The Return of Civil Society
Exactly when it seems hope is lost, cynicism reigns, and corruption runs as rampant as ever, a civil movement of Albanian students now promises to be the country's saving grace. The group represents a strong and hopeful voice seeking to turn the country away from its path of current destruction. Their message starkly contrasts with the warped hope of the ruling elites, whose twisted intent has been to cultivate an Albanian society which would best accommodate select preferences - a society comprised of those who submit, those who are complicit, and those who leave because of the systemic challenges facing the country. Yet, against this difficult reality, the Albanian student movement offers a glimmer of optimism that could return dignity to a deeply scarred people. Yet, this should be viewed with caution as true hope in a fallen world is always fragile.
Why is this movement civil?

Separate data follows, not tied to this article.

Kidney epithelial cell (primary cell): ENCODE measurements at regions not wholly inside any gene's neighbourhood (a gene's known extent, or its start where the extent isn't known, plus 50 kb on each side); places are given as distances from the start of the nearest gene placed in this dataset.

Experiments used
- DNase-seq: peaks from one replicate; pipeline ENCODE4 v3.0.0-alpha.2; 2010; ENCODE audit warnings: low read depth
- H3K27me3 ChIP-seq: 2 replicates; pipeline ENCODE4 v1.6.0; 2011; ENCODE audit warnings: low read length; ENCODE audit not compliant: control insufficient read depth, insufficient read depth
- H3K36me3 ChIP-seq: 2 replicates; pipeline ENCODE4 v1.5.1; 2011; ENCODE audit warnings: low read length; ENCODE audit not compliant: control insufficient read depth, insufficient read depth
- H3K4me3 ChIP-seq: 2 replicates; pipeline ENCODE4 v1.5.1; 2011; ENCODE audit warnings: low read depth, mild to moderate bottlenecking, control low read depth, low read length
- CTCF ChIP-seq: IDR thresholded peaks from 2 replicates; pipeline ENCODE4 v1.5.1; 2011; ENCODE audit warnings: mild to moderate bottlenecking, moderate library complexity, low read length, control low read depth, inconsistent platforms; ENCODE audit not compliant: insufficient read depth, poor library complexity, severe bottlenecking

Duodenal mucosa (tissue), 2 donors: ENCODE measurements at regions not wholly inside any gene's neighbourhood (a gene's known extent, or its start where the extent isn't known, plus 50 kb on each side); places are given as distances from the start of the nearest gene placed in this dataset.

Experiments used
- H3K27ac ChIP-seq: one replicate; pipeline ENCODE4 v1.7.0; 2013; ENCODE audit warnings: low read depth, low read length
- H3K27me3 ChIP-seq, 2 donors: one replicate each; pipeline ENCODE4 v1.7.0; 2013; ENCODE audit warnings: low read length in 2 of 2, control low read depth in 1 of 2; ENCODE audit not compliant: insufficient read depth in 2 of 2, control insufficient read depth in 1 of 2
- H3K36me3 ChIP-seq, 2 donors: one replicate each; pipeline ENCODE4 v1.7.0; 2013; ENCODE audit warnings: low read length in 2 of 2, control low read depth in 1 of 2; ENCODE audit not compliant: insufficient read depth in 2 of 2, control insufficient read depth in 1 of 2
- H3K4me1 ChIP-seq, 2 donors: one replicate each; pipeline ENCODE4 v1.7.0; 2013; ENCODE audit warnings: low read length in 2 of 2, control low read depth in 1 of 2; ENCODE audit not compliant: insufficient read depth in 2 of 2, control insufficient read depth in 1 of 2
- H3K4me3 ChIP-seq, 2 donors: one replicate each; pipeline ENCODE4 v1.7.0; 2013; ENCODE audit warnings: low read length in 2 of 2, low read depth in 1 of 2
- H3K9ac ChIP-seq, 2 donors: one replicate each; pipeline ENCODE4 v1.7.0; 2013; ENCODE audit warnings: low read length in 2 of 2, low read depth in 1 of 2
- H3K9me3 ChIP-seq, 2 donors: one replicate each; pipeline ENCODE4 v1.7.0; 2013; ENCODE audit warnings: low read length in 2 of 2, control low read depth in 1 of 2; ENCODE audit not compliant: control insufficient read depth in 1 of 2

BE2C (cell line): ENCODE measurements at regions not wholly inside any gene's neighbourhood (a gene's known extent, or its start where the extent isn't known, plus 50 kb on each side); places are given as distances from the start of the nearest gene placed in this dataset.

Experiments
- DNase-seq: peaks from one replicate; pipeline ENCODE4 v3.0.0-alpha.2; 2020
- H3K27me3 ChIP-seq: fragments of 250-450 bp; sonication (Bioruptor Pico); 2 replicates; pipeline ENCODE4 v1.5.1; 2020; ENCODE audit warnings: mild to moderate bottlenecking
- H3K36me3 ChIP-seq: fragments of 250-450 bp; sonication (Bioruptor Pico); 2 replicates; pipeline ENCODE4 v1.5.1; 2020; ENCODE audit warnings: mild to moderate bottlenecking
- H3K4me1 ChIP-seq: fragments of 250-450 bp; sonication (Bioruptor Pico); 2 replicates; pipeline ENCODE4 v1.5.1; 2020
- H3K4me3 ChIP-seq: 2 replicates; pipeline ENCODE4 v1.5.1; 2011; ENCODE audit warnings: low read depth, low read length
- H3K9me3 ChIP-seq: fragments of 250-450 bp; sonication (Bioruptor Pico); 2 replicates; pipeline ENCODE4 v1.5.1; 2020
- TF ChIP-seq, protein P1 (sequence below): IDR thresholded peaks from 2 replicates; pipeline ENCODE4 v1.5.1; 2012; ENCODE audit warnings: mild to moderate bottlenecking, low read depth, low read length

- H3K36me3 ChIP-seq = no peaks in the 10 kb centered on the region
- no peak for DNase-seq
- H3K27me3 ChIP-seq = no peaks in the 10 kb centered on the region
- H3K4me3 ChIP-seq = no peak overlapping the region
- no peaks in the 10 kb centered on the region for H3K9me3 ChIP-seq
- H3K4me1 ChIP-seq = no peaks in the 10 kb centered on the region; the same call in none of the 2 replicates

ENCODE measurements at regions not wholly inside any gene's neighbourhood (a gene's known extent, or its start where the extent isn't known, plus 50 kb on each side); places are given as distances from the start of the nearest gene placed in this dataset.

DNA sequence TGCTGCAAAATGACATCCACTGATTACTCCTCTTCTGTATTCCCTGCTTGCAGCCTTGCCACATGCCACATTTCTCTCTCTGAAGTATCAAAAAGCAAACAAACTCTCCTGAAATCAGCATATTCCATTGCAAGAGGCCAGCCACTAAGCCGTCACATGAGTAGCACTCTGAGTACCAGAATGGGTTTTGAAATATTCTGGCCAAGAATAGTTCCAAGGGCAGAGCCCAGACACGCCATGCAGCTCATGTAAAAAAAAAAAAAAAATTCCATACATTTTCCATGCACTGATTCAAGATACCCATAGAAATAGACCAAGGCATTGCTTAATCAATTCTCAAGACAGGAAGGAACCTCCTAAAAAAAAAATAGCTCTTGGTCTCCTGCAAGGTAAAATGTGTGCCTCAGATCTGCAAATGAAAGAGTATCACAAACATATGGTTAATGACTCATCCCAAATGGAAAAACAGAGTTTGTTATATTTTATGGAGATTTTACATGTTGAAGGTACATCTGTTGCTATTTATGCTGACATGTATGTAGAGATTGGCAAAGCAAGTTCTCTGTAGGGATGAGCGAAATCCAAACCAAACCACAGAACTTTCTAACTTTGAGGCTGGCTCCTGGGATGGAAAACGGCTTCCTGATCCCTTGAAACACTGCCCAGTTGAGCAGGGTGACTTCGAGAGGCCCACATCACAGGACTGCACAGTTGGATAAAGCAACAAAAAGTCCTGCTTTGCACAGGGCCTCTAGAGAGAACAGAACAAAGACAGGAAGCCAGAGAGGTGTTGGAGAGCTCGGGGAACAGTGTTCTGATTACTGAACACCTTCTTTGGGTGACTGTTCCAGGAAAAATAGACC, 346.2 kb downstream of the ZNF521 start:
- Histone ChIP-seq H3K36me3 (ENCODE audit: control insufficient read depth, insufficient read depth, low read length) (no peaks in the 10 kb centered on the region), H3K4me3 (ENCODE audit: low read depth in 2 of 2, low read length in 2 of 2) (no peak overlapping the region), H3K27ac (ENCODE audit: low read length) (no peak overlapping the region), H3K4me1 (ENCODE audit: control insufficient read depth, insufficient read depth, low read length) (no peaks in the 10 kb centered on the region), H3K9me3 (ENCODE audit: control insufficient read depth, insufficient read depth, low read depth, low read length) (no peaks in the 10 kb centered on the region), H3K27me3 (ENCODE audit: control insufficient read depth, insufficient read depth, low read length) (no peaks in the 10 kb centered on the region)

The tyranny of corruption in Albania is at last being challenged. The challenge is not coming from external pressures or by a virtuous introspective awakening of the ruling elites, but by that part of society that always calls for return to sanity and dignity - the civil society. It is truly civil because it is not merely in the streets asking for more rights and the satisfying of whims. It is up against an evil that corrupts the self and society. It senses the material corruption. It knows this leads to moral corruption. Ultimately, this is a dead-end road. At a time of rampant materialism, it is ironic that the students who are being talked down to as inferior, less educated, and told they need to "retake the exams," are teaching the rest of the world lessons forgotten by the pariah and the most 'educated' of scholars in country and abroad. We have conveniently forgotten the wisdom that goes back to Plato, Socrates, St. Augustine, Boethius and Aquinas which taught us repeatedly that a corrupt society will not sit well with a person of virtue. Maybe those in power, or even seeking power, were trying to keep people subdued by corrupting and lulling them into political and social apathy. Many of us started down a path of despondency, losing hope in the past few decades that such people of virtue even existed anymore, or if they did, whether they could rise and bring change. It is humbling to see the hope that people of virtue resurrect, or at least to notice that the ruling and would-be ruling elites failed to corrupt or force the submission of the entire society. The remnant has now gone into the streets.